Questions of English reverberate through our daily lives. When we use a language, we may be making a social connection, answering a question, enjoying ourselves, passing time, or showing off, but fundamentally we imagine that the interest of the person or people to whom we are speaking is engaged. The desire to shape and emphasize this engagement is crucial. How do I get you to listen to me? Can I persuade you to like me, hire me, trust me, come and see my etchings?
Manipulations of our language -- by the state, advertisers, salespeople, factions, preachers, prophets, poets, cheats -- are legion. Then there are other questions. How do we refer to social groups other than our own -- people of a different ethnic background, say, or people with disabilities? How do we address strangers, which words are hurtful, and when is it okay to swear? Is the language of an email different from the language of conversation? What songs can we sing, and how should we pray?This is an English language blog – written by a young-hearted old-fogey who, as such, prides himself on his use of the English language. I shiver when I hear prepositions being (in my view) misplaced. It has been some time, for example, since “different to” apparently replaced “different from” but I still can’t accept the new version. We (still) say “I differ from you” – but, despite this, have allowed “to” to usurp the place of “from” when it follows the word "different".
The Language Wars by Henry Hitchings (from which the opening quotation is taken - page 20) is a book which puts some of this prejudice in its place.
It will come as something of a relief to find out that, when it comes to language and usage, the sky has always been falling. People have been lamenting the coarsening, bastardizing, and very death of English ever since it first emerged, with each successive generation looking wistfully to the previous generations’ undiluted character and general superiority. Hitchings takes a common sense stand when surveying contemporary usage; there are rules, he writes, and there are principles, and when “we write, and also when we speak, we should pay attention to the needs and expectations of our audience, and we should never forget that we are part of that audience.”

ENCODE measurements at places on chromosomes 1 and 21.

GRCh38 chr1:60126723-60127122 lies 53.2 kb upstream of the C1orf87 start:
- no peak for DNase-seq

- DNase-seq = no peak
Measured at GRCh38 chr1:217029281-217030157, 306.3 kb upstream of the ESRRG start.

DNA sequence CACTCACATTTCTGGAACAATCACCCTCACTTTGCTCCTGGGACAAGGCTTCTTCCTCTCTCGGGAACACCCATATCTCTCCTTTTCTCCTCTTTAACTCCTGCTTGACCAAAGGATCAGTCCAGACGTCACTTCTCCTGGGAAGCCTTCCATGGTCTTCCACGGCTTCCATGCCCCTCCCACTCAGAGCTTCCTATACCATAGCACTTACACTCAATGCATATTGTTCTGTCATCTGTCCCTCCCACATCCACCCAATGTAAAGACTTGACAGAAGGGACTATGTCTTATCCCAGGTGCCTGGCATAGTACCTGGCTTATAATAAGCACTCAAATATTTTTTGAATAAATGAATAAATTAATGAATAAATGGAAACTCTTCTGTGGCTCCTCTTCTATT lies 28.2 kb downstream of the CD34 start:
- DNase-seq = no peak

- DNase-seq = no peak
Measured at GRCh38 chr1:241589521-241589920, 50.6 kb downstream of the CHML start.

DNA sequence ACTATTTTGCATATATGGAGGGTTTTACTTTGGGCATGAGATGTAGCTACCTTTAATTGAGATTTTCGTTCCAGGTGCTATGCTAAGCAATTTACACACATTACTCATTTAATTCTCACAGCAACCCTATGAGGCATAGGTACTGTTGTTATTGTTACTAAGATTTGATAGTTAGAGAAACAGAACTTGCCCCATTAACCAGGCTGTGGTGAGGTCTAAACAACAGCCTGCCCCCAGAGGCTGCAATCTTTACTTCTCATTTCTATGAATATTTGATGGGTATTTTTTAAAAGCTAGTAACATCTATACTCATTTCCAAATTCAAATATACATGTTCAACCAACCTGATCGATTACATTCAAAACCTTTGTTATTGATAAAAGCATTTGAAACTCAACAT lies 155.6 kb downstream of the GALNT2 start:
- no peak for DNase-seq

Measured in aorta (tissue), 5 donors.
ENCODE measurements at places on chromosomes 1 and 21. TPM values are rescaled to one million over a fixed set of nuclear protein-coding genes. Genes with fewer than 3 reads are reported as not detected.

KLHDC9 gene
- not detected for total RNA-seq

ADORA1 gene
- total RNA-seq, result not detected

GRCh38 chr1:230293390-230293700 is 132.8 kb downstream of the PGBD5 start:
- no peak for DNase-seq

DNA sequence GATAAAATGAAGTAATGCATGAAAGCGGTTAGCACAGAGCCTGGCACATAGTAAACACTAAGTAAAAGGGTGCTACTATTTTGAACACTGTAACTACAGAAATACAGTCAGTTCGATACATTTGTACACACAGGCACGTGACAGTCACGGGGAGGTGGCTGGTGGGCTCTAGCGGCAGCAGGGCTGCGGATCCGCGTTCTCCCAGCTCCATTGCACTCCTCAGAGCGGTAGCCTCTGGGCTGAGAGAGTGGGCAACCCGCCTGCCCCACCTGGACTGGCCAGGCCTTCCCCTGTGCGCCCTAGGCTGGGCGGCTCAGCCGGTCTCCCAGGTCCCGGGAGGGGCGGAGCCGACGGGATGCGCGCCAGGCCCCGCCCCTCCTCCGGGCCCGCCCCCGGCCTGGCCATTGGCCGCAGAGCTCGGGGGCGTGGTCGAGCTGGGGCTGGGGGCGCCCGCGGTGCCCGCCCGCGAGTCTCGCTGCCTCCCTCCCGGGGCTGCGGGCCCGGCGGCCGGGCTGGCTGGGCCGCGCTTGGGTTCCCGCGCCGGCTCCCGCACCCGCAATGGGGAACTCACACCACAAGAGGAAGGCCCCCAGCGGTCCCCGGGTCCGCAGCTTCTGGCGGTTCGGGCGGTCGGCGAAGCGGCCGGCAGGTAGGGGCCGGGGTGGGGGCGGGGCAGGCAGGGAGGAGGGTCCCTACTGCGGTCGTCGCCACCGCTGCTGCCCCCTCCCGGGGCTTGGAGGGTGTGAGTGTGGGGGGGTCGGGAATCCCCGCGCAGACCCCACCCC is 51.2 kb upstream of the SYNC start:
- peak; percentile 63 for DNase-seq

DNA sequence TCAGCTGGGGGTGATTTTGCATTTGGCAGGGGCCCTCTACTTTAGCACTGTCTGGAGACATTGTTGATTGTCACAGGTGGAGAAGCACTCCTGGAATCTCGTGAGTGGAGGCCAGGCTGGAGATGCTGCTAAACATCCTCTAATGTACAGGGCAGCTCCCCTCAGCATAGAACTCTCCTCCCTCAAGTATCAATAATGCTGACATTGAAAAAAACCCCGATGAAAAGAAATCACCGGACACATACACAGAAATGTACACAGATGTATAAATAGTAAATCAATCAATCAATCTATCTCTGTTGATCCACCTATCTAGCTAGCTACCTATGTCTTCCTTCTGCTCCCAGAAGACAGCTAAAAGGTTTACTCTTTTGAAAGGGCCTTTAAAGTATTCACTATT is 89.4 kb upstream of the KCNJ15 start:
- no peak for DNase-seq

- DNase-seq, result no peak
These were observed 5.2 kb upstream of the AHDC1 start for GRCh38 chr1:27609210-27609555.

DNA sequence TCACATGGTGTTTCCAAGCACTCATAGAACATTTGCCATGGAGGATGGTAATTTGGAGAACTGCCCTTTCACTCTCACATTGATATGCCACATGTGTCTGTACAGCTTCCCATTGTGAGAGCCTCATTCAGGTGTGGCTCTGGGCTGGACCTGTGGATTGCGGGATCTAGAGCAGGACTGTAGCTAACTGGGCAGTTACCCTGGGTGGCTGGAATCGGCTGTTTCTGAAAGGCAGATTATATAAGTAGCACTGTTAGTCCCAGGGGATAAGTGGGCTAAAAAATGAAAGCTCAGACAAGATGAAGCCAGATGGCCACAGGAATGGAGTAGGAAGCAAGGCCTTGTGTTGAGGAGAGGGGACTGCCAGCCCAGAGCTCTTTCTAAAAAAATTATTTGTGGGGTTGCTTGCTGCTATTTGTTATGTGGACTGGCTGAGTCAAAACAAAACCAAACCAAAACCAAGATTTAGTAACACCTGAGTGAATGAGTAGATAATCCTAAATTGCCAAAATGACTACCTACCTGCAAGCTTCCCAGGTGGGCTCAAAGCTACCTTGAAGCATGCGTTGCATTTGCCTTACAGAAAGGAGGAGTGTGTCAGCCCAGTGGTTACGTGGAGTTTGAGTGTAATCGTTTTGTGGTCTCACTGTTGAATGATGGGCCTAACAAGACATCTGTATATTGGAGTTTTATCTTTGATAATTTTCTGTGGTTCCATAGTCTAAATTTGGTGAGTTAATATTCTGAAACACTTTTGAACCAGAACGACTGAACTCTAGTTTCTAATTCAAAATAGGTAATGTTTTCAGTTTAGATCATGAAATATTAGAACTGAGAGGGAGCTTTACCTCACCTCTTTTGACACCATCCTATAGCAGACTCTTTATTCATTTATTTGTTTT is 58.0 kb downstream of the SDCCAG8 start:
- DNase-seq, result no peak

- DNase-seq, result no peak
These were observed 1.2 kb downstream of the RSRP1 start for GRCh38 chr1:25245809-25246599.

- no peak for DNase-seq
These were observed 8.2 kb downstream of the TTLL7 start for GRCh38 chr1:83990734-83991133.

Hitchings deftly charts the boisterous evolution of English, couching it in rich historical context. To wit: as English emerged in Great Britain out of the dialects brought by Germanic settlers in the 5th century, regional usage ruled. Given the obvious lack of ability or opportunity to easily cultivate written works, dialects varied widely from place to place. As a result people tended to be very tribal and jingoistic about usage; it seems we have a natural tendency to believe the way we speak and write is correct and to regard other accents as impolite, rude, uneducated, or the evidence of straight-up moral turpitude.
English was mostly repressed until the 14th century; French (or Latin) was then the official language of government. After the Black Death wiped out a third of Britain, however, surviving peasants and laborers began to rebel against established labor laws. The language of protest was English, and it started being taught in schools around 1350. Soon thereafter, Chaucer began using English (specifically a London-based dialect) in his work. This decision, Hitchings writes, “was bold”, and the rest, as they say, is history: after Chaucer’s death, “as his poetry circulated widely in manuscript, he was anointed as the inventor of English as a literary language.”